Although he was a millionaire, Bill seemed to "realize always that he must be about his Father's business, and not wasting time in the pursuit of amusement." Although Borden refused to join a fraternity, "he did more with his classmates in his senior year than ever before." He presided over the huge student missionary conference held at Yale and served as president of the honor society Phi Beta Kappa.

Upon graduation from Yale, Borden turned down some high-paying job offers. In his Bible, he wrote two more words: "No retreats."

William Borden went on to do graduate work at Princeton Seminary in New Jersey. When he finished his studies at Princeton, he sailed for China. Because he was hoping to work with Muslims, he stopped first in Egypt to study Arabic. While there, he contracted spinal meningitis. Within a month, 25-year-old William Borden was dead.

When the news of William Whiting Borden's death was cabled back to the U.S., the story was carried by nearly every American newspaper. "A wave of sorrow went round the world . . . Borden not only gave (away) his wealth, but himself, in a way so joyous and natural that it (seemed) a privilege rather than a sacrifice" wrote Mary Taylor in her introduction to his biography.

Was Borden's untimely death a waste? Not in God's perspective. Prior to his death, Borden had written two more words in his Bible. Underneath the words "No reserves" and "No retreats," he had written: "No regrets."

Thursday, August 2, 2012

Why Not Talk Chicken?

I typically don't weigh in too much on topics as such, like the Chic-fil-a stuff, but due to my undying love of the chicken sandwich partnered with the best fast-food customer service there is, I simply feel that I owe it to the world to share my opinion (okay, slight exaggeration).

Personally, I think the discussion has gone a little bit overboard on both sides about whether it is right or wrong to eat at Chic-fil-a after comments that Mr. Cathy said when asked about his view of marriage. A lot of analysis went into the debate of whether Jesus would go be found at a Chic-fil-a or a gay bar yesterday. There were also debates as to whether eating a chicken sandwich did anything to build the Kingdom or not. The best response I saw was that Jesus would be at a gay bar passing out chicken sandwiches.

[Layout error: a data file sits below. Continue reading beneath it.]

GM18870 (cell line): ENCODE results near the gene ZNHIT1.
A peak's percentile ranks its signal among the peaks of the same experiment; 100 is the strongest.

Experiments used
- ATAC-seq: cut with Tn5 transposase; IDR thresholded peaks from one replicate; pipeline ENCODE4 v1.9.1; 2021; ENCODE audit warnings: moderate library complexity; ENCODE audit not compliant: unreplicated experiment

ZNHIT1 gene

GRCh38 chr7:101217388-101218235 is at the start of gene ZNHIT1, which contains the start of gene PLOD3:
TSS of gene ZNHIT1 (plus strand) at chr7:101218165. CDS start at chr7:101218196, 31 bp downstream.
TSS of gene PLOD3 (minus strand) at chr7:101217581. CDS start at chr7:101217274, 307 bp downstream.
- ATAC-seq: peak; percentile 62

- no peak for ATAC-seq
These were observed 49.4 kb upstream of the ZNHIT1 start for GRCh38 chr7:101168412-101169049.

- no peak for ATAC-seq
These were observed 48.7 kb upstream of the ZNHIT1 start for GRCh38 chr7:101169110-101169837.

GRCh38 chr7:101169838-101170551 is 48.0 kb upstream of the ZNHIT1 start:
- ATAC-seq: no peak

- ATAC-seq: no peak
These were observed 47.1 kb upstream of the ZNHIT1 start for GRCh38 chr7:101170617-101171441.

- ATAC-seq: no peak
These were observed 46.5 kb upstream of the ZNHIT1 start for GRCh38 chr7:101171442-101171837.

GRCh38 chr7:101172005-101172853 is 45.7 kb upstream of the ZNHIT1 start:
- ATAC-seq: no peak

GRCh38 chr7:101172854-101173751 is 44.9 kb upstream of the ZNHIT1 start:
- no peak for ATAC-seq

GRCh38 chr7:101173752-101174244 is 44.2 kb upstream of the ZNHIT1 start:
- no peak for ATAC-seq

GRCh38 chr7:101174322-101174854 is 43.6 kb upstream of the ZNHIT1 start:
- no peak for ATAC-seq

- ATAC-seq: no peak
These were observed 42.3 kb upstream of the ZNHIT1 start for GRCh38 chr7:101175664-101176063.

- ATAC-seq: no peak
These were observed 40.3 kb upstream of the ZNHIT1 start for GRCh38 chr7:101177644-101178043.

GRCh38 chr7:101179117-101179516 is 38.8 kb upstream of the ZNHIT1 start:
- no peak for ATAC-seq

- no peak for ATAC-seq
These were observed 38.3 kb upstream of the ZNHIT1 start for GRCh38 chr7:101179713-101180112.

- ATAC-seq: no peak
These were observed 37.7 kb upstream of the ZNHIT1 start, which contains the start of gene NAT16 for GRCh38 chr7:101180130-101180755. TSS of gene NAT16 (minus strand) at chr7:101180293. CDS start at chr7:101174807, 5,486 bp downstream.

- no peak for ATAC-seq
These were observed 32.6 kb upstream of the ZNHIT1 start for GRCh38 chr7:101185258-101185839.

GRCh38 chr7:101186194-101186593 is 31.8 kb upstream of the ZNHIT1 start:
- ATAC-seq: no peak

I would like to respond to the 'building the Kingdom' comment, but I will be brief. While I would not say that eating a chicken sandwich is 'building the Kingdom of God' I would say that it is good to know that when the rest of the world about to walk out, it is good to be in a Kingdom where you can know that when the world walks out you still have those brothers and sisters who will stand and say that we will love you anyway. Of course, it would be great if that was more often when our friends and relatives face crisis, that we stand with them when no one else will. If our response was to stand with and restore someone rather than ignoring an issue or even contributing to the issue at hand.

While I believe that marriage is between one man and one woman, I do not think a heterosexual person deserves more grace than a homosexual. I know that there are not a lot of people who would ever say that they deserve grace more than another, but their actions might say otherwise. I do not deserve grace more than the alcoholic, the one who has fallen to the trap and is addicted to pornography, or one who can't beat negative self-thought and struggling with suicide. For anyone who has been burnt because someone got this wrong, I would like to say that I am sorry on behalf of the Kingdom of God, whose plan from the beginning was restoration, healing and wholeness, not more pain, isolation, and oppression.

With that being said, free speech is free speech. I am entitled to my opinion just as you are entitled to yours. However, differing opinions do not have to mean division and they do not mean a lack of love. So let's keep opinions as they are and move on in love. And certainly, eating a chicken sandwich at a restaurant that claims to have a 'Christian view of marriage' does not mean that I hate anyone who has chosen a different lifestyle. My goal is to love others just as Jesus loved the institution He called the church, for which He literally gave up His life. So my proposal is that we all put down our 'hypothetical weapons' and start loving one another in such way and seek wholeness and shalom (the way things ought to be).